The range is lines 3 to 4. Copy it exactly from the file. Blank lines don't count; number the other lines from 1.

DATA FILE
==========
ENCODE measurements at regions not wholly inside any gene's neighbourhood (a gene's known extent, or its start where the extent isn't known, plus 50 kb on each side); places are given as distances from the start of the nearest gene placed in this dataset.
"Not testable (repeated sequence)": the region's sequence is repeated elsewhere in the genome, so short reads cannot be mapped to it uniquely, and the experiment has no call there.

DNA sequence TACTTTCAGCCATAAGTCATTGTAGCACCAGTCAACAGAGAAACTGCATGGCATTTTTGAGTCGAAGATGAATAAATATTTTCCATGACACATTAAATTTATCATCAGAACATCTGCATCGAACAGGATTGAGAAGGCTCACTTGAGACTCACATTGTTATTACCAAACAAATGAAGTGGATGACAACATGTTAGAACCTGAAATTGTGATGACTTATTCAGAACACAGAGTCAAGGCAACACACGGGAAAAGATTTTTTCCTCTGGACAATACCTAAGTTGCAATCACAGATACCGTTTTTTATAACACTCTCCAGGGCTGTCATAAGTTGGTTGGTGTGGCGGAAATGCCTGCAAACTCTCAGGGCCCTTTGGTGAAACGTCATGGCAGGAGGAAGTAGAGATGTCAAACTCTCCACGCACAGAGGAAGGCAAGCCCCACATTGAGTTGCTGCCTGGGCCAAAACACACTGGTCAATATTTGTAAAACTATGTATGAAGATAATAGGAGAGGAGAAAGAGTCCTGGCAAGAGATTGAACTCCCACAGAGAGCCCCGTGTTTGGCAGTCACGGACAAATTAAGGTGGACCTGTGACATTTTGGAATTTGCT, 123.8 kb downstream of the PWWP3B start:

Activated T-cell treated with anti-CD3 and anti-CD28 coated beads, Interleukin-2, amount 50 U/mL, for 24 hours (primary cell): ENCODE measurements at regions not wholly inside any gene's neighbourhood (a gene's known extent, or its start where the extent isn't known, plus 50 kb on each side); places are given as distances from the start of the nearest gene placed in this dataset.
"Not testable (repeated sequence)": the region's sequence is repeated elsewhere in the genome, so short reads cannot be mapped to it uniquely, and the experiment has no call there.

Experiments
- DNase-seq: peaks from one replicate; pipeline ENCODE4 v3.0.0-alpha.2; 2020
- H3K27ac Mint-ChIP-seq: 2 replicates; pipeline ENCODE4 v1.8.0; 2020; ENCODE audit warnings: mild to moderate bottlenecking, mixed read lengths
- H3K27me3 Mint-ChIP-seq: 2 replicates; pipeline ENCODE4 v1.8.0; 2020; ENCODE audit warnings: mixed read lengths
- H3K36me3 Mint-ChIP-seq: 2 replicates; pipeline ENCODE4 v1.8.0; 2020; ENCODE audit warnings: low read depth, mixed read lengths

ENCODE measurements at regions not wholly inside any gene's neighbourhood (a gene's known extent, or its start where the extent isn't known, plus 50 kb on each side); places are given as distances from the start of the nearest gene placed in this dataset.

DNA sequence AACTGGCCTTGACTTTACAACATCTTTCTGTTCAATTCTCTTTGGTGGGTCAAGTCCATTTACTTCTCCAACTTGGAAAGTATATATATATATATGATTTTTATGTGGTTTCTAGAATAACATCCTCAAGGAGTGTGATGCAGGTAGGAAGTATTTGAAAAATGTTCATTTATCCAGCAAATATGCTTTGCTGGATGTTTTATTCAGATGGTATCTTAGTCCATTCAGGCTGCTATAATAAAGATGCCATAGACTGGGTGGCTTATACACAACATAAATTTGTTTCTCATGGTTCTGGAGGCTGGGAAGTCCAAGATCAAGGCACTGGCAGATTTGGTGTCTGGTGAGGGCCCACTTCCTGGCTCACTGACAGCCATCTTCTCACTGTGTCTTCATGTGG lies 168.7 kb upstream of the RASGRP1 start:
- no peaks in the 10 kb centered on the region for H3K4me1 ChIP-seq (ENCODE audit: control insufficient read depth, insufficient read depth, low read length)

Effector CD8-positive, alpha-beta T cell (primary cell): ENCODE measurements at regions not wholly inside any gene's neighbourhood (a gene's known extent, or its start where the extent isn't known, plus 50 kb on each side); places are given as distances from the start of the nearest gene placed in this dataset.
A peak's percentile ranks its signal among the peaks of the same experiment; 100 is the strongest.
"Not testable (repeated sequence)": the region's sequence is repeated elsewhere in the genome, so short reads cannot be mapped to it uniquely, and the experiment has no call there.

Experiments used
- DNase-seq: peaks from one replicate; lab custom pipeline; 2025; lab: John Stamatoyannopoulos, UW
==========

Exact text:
DNA sequence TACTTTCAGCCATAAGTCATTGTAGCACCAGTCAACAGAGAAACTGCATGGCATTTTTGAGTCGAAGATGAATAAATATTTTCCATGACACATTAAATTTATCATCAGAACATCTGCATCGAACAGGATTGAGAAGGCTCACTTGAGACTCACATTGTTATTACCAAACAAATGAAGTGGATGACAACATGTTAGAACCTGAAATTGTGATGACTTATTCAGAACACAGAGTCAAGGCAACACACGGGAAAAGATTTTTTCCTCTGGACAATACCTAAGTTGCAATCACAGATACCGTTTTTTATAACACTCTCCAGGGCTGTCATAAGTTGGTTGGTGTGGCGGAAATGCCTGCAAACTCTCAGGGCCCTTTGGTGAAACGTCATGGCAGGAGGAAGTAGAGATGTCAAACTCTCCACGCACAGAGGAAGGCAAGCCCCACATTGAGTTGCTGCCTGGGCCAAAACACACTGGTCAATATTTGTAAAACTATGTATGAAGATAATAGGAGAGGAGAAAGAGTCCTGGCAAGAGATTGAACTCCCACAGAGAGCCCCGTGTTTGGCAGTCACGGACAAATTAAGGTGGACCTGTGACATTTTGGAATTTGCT, 123.8 kb downstream of the PWWP3B start:

Activated T-cell treated with anti-CD3 and anti-CD28 coated beads, Interleukin-2, amount 50 U/mL, for 24 hours (primary cell): ENCODE measurements at regions not wholly inside any gene's neighbourhood (a gene's known extent, or its start where the extent isn't known, plus 50 kb on each side); places are given as distances from the start of the nearest gene placed in this dataset.